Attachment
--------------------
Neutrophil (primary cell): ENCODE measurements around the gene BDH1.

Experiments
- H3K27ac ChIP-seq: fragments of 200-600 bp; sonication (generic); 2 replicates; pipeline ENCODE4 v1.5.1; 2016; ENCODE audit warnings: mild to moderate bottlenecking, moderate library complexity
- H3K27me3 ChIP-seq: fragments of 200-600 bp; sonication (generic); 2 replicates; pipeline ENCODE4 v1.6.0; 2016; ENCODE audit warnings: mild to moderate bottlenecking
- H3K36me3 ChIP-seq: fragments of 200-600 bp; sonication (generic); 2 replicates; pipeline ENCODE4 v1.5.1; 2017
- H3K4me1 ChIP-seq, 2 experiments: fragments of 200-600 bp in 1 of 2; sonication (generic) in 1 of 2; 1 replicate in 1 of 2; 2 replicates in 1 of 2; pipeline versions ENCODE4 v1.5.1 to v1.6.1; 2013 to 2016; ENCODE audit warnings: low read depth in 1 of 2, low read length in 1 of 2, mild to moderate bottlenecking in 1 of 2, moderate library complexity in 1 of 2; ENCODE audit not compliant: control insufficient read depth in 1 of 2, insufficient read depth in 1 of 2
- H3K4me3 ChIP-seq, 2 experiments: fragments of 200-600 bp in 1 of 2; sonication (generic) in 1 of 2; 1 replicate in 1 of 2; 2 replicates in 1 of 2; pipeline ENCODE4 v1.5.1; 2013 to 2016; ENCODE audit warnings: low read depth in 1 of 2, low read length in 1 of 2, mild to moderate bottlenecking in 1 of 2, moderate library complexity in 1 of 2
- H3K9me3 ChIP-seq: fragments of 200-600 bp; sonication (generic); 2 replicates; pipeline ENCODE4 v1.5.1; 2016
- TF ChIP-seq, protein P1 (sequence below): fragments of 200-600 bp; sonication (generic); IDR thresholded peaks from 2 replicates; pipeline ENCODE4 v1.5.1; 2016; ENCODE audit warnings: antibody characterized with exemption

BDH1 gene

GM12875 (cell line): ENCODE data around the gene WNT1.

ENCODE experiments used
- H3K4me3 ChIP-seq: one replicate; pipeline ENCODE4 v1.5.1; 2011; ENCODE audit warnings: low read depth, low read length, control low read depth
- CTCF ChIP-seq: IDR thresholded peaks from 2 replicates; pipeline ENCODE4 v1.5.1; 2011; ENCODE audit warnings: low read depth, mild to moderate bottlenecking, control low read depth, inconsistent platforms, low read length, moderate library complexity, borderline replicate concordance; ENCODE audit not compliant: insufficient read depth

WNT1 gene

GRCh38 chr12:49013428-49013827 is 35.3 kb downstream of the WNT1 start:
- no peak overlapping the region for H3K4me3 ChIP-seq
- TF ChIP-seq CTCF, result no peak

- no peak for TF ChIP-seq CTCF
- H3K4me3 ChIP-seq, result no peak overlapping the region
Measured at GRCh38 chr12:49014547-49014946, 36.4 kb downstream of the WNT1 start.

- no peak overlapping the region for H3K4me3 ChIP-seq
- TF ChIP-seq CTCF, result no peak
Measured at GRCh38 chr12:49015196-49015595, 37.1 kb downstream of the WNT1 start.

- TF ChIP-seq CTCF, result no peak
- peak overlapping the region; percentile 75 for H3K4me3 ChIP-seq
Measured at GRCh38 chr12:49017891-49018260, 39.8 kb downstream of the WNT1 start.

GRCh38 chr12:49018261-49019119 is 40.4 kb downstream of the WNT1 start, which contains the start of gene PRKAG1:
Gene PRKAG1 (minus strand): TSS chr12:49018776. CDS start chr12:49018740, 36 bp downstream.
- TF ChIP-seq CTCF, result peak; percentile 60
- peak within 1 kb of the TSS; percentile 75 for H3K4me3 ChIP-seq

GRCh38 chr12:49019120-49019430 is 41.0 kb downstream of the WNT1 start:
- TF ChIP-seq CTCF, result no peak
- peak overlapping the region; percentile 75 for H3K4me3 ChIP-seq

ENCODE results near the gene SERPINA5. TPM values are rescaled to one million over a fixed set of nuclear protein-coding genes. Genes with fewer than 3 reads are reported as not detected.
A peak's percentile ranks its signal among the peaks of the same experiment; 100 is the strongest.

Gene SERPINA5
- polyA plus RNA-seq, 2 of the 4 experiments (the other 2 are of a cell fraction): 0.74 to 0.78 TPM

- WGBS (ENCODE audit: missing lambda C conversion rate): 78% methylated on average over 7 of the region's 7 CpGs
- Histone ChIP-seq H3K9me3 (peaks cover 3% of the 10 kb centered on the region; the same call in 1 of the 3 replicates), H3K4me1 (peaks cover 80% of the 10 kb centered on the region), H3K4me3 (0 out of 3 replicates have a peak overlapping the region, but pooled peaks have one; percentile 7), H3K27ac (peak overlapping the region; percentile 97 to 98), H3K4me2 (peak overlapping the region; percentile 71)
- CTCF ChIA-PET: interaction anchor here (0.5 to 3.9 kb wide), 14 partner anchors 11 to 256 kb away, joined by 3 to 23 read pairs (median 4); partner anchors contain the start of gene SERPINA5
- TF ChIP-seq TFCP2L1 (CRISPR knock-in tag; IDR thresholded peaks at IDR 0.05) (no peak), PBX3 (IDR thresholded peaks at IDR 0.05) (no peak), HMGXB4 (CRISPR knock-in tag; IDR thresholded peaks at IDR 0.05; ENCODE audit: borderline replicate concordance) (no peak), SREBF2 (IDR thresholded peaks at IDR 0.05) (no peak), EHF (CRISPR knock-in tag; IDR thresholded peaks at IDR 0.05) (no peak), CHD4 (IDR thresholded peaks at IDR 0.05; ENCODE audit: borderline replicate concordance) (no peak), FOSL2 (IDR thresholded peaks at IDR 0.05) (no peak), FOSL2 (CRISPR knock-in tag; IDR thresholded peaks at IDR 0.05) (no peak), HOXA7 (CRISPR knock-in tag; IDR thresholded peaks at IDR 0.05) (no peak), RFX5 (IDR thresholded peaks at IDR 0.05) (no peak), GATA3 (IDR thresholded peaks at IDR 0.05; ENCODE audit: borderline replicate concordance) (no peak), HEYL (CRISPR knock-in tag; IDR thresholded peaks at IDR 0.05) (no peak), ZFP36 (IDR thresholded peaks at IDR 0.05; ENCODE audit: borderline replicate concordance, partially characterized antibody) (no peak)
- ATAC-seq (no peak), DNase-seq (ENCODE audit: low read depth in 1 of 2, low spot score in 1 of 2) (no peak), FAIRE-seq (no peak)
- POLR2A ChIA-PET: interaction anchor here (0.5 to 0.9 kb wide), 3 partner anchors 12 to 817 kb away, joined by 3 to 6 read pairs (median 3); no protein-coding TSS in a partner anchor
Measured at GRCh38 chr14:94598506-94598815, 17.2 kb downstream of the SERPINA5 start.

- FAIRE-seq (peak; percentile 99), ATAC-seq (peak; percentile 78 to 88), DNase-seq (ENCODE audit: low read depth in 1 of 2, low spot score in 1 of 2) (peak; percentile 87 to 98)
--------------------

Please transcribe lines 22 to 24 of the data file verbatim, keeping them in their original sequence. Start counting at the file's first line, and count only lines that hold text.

- no peak overlapping the region for H3K4me3 ChIP-seq
- TF ChIP-seq CTCF, result no peak
Measured at GRCh38 chr12:49015196-49015595, 37.1 kb downstream of the WNT1 start.